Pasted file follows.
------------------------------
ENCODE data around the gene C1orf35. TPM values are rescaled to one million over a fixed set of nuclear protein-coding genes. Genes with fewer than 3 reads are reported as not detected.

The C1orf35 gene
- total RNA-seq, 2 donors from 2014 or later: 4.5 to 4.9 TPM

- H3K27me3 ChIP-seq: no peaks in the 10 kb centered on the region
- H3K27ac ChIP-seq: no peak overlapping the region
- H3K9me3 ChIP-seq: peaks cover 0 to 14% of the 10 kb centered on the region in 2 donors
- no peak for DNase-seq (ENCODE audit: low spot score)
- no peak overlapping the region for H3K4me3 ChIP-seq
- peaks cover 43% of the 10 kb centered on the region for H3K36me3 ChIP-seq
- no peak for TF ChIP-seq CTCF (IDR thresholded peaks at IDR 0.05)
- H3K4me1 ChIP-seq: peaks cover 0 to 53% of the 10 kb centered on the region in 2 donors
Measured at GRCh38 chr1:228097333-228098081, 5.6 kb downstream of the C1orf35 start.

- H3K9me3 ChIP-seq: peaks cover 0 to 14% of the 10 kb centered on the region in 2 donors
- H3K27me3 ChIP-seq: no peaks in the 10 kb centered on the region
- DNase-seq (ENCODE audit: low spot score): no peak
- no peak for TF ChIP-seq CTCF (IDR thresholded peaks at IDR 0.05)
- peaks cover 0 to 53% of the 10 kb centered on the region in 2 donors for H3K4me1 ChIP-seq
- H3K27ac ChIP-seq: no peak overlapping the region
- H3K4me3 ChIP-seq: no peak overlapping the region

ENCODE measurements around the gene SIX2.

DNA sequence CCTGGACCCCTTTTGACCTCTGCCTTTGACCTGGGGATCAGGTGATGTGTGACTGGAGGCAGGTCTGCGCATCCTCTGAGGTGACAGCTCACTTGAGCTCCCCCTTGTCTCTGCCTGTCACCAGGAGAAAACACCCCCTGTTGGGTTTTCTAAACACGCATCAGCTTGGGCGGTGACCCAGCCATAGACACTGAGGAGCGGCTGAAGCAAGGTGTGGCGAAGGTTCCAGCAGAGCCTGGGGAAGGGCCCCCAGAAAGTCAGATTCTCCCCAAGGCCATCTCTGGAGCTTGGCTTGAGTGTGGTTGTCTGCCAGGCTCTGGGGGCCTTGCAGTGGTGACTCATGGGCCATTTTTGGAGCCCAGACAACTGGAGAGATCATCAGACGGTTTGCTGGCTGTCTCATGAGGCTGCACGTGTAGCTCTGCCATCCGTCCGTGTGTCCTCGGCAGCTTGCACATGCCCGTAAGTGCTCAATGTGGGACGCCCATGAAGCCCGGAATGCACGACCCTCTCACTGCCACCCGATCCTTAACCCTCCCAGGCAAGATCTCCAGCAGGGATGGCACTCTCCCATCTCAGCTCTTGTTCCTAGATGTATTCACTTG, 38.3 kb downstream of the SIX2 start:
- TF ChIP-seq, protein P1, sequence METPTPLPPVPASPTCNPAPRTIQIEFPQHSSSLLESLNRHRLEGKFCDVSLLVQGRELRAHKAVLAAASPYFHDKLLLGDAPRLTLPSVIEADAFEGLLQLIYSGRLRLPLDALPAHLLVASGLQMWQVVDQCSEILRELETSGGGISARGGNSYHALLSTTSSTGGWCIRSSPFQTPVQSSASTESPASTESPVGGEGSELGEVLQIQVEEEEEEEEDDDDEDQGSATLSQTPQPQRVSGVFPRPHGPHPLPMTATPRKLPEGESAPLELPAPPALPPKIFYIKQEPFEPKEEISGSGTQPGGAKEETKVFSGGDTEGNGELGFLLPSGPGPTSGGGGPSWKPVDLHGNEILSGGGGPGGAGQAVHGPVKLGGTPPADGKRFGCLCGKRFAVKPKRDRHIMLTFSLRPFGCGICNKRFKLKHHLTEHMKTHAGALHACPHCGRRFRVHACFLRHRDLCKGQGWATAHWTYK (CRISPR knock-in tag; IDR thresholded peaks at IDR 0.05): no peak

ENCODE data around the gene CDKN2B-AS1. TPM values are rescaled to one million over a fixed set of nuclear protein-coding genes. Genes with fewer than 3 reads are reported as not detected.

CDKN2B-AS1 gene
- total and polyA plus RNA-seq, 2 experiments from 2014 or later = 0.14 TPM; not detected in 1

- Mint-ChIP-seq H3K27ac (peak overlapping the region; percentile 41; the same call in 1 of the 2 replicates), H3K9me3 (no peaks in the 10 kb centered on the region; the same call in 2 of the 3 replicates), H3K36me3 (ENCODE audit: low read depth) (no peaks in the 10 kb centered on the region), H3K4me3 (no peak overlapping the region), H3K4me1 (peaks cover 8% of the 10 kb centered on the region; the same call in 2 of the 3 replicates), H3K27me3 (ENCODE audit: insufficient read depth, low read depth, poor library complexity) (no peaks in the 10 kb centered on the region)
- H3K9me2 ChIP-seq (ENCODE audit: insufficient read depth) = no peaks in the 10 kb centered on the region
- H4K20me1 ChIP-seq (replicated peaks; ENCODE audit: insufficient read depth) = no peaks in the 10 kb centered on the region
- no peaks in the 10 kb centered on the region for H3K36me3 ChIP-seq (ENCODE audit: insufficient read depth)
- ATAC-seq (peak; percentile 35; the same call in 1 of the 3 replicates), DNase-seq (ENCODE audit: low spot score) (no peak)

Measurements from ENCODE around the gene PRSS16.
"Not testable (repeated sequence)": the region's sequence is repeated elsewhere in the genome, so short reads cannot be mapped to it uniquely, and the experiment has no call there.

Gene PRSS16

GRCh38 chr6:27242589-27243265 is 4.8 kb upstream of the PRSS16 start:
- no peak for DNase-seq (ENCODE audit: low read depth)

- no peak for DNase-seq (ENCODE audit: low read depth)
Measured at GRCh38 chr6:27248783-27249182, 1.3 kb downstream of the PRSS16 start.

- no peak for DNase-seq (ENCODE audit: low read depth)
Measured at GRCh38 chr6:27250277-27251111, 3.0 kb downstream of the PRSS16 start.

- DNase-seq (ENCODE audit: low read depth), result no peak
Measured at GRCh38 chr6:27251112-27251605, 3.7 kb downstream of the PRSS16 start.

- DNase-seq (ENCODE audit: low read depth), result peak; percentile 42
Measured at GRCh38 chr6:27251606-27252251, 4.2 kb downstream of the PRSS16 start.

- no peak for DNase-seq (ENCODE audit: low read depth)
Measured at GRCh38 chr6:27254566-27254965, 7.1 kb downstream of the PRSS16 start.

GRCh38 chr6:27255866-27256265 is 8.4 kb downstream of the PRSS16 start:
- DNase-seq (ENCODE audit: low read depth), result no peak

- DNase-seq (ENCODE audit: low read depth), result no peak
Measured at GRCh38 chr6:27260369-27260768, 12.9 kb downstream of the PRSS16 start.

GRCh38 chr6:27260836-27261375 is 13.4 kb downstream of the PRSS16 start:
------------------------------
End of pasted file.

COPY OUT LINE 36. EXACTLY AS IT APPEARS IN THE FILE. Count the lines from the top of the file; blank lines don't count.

- no peak for DNase-seq (ENCODE audit: low read depth)